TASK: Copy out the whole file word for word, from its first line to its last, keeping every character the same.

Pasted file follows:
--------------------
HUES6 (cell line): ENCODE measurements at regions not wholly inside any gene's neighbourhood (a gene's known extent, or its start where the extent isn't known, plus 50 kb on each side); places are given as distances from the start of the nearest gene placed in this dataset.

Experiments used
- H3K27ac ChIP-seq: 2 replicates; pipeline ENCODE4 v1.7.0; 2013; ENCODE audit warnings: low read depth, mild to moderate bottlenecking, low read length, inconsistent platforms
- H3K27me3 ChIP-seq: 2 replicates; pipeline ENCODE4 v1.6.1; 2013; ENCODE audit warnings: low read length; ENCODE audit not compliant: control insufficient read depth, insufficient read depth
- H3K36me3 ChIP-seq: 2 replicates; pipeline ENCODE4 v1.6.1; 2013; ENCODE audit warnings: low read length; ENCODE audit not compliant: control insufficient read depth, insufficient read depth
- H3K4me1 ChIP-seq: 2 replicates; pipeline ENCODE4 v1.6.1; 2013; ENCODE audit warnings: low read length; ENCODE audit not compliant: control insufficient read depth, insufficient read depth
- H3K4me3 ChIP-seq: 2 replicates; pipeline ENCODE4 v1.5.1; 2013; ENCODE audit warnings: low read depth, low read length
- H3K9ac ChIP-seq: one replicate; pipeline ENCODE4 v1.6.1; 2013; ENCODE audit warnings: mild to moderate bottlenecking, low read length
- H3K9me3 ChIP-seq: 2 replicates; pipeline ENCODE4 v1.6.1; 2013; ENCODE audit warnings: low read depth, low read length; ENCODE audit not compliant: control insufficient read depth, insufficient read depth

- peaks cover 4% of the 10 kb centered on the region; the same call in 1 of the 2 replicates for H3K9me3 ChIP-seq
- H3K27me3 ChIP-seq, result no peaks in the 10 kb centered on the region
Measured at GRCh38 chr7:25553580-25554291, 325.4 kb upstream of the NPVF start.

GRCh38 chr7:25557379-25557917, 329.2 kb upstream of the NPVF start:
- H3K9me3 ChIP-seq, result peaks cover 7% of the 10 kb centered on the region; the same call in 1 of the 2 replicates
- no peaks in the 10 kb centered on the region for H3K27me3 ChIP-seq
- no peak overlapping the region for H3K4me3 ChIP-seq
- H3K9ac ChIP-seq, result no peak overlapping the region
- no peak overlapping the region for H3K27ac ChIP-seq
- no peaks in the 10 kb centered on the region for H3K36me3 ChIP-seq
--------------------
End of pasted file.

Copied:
HUES6 (cell line): ENCODE measurements at regions not wholly inside any gene's neighbourhood (a gene's known extent, or its start where the extent isn't known, plus 50 kb on each side); places are given as distances from the start of the nearest gene placed in this dataset.

Experiments used
- H3K27ac ChIP-seq: 2 replicates; pipeline ENCODE4 v1.7.0; 2013; ENCODE audit warnings: low read depth, mild to moderate bottlenecking, low read length, inconsistent platforms
- H3K27me3 ChIP-seq: 2 replicates; pipeline ENCODE4 v1.6.1; 2013; ENCODE audit warnings: low read length; ENCODE audit not compliant: control insufficient read depth, insufficient read depth
- H3K36me3 ChIP-seq: 2 replicates; pipeline ENCODE4 v1.6.1; 2013; ENCODE audit warnings: low read length; ENCODE audit not compliant: control insufficient read depth, insufficient read depth
- H3K4me1 ChIP-seq: 2 replicates; pipeline ENCODE4 v1.6.1; 2013; ENCODE audit warnings: low read length; ENCODE audit not compliant: control insufficient read depth, insufficient read depth
- H3K4me3 ChIP-seq: 2 replicates; pipeline ENCODE4 v1.5.1; 2013; ENCODE audit warnings: low read depth, low read length
- H3K9ac ChIP-seq: one replicate; pipeline ENCODE4 v1.6.1; 2013; ENCODE audit warnings: mild to moderate bottlenecking, low read length
- H3K9me3 ChIP-seq: 2 replicates; pipeline ENCODE4 v1.6.1; 2013; ENCODE audit warnings: low read depth, low read length; ENCODE audit not compliant: control insufficient read depth, insufficient read depth

- peaks cover 4% of the 10 kb centered on the region; the same call in 1 of the 2 replicates for H3K9me3 ChIP-seq
- H3K27me3 ChIP-seq, result no peaks in the 10 kb centered on the region
Measured at GRCh38 chr7:25553580-25554291, 325.4 kb upstream of the NPVF start.

GRCh38 chr7:25557379-25557917, 329.2 kb upstream of the NPVF start:
- H3K9me3 ChIP-seq, result peaks cover 7% of the 10 kb centered on the region; the same call in 1 of the 2 replicates
- no peaks in the 10 kb centered on the region for H3K27me3 ChIP-seq
- no peak overlapping the region for H3K4me3 ChIP-seq
- H3K9ac ChIP-seq, result no peak overlapping the region
- no peak overlapping the region for H3K27ac ChIP-seq
- no peaks in the 10 kb centered on the region for H3K36me3 ChIP-seq